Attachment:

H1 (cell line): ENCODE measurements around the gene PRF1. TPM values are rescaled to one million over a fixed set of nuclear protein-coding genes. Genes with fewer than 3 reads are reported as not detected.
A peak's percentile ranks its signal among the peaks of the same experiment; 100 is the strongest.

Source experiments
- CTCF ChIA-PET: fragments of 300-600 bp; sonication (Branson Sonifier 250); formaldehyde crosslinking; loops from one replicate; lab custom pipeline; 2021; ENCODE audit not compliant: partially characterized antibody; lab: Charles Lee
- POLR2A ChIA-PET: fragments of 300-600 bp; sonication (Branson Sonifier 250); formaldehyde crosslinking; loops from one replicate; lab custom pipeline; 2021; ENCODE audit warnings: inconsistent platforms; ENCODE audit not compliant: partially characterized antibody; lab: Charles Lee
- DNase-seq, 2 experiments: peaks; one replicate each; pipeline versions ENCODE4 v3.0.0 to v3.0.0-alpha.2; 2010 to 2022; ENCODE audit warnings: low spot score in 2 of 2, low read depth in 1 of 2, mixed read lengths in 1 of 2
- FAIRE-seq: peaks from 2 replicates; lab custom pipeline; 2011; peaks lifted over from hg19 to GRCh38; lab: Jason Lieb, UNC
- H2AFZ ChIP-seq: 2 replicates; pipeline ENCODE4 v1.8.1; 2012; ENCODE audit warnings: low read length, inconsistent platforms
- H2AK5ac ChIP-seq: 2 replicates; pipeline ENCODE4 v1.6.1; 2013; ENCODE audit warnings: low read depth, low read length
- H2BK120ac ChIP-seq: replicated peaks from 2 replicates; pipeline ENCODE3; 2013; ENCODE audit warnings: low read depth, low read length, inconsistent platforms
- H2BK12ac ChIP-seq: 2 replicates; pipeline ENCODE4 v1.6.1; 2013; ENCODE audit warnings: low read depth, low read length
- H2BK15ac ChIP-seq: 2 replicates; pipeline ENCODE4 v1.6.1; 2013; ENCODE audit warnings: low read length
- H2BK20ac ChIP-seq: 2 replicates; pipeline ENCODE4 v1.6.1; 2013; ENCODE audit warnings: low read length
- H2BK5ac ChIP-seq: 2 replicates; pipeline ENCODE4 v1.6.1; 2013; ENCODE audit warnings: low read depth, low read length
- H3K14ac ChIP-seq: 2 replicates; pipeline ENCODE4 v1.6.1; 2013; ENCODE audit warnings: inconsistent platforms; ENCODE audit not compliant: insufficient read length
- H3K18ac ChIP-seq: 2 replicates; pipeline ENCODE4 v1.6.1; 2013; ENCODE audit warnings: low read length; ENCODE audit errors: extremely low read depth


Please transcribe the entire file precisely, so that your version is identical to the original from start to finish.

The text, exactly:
H1 (cell line): ENCODE measurements around the gene PRF1. TPM values are rescaled to one million over a fixed set of nuclear protein-coding genes. Genes with fewer than 3 reads are reported as not detected.
A peak's percentile ranks its signal among the peaks of the same experiment; 100 is the strongest.

Source experiments
- CTCF ChIA-PET: fragments of 300-600 bp; sonication (Branson Sonifier 250); formaldehyde crosslinking; loops from one replicate; lab custom pipeline; 2021; ENCODE audit not compliant: partially characterized antibody; lab: Charles Lee
- POLR2A ChIA-PET: fragments of 300-600 bp; sonication (Branson Sonifier 250); formaldehyde crosslinking; loops from one replicate; lab custom pipeline; 2021; ENCODE audit warnings: inconsistent platforms; ENCODE audit not compliant: partially characterized antibody; lab: Charles Lee
- DNase-seq, 2 experiments: peaks; one replicate each; pipeline versions ENCODE4 v3.0.0 to v3.0.0-alpha.2; 2010 to 2022; ENCODE audit warnings: low spot score in 2 of 2, low read depth in 1 of 2, mixed read lengths in 1 of 2
- FAIRE-seq: peaks from 2 replicates; lab custom pipeline; 2011; peaks lifted over from hg19 to GRCh38; lab: Jason Lieb, UNC
- H2AFZ ChIP-seq: 2 replicates; pipeline ENCODE4 v1.8.1; 2012; ENCODE audit warnings: low read length, inconsistent platforms
- H2AK5ac ChIP-seq: 2 replicates; pipeline ENCODE4 v1.6.1; 2013; ENCODE audit warnings: low read depth, low read length
- H2BK120ac ChIP-seq: replicated peaks from 2 replicates; pipeline ENCODE3; 2013; ENCODE audit warnings: low read depth, low read length, inconsistent platforms
- H2BK12ac ChIP-seq: 2 replicates; pipeline ENCODE4 v1.6.1; 2013; ENCODE audit warnings: low read depth, low read length
- H2BK15ac ChIP-seq: 2 replicates; pipeline ENCODE4 v1.6.1; 2013; ENCODE audit warnings: low read length
- H2BK20ac ChIP-seq: 2 replicates; pipeline ENCODE4 v1.6.1; 2013; ENCODE audit warnings: low read length
- H2BK5ac ChIP-seq: 2 replicates; pipeline ENCODE4 v1.6.1; 2013; ENCODE audit warnings: low read depth, low read length
- H3K14ac ChIP-seq: 2 replicates; pipeline ENCODE4 v1.6.1; 2013; ENCODE audit warnings: inconsistent platforms; ENCODE audit not compliant: insufficient read length
- H3K18ac ChIP-seq: 2 replicates; pipeline ENCODE4 v1.6.1; 2013; ENCODE audit warnings: low read length; ENCODE audit errors: extremely low read depth